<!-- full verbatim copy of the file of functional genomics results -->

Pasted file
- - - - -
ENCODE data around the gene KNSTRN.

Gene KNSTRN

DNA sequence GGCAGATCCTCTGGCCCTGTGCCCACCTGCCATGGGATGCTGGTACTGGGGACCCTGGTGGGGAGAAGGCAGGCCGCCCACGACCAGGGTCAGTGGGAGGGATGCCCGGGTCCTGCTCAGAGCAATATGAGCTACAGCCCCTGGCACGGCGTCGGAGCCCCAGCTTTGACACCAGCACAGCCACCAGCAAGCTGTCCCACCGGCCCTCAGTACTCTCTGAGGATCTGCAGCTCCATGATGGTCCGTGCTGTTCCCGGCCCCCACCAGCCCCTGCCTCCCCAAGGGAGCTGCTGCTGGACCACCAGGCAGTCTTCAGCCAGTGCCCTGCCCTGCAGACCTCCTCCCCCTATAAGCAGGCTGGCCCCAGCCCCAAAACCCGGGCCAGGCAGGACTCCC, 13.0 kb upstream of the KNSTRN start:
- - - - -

ENCODE data around the gene KNSTRN.

Gene KNSTRN

DNA sequence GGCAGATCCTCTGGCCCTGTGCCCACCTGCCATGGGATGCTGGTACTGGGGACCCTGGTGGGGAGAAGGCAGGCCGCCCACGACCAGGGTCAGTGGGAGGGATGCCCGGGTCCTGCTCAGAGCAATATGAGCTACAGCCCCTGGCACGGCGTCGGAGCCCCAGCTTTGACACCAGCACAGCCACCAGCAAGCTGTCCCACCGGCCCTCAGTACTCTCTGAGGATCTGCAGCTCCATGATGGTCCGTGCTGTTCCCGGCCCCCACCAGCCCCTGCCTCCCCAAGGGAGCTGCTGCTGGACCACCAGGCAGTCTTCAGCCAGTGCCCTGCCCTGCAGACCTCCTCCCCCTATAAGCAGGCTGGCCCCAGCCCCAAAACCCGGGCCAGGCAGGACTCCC, 13.0 kb upstream of the KNSTRN start: